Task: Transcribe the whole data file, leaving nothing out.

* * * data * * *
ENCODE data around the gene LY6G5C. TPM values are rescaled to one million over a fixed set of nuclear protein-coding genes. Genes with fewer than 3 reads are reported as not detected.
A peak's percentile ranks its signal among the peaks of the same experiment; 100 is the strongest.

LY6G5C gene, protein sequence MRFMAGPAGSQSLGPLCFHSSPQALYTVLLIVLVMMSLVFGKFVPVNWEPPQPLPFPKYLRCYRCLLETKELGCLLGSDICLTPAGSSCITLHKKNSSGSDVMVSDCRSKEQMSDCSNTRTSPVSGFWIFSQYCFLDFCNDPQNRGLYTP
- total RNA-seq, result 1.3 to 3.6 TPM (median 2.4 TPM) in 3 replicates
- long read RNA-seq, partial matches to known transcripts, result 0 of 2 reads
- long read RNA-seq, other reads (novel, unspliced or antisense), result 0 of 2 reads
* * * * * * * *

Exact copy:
ENCODE data around the gene LY6G5C. TPM values are rescaled to one million over a fixed set of nuclear protein-coding genes. Genes with fewer than 3 reads are reported as not detected.
A peak's percentile ranks its signal among the peaks of the same experiment; 100 is the strongest.

LY6G5C gene, protein sequence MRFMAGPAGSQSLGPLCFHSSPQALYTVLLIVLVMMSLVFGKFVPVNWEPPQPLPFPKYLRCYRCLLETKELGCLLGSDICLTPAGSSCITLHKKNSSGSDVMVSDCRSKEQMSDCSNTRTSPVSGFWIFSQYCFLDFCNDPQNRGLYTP
- total RNA-seq, result 1.3 to 3.6 TPM (median 2.4 TPM) in 3 replicates
- long read RNA-seq, partial matches to known transcripts, result 0 of 2 reads
- long read RNA-seq, other reads (novel, unspliced or antisense), result 0 of 2 reads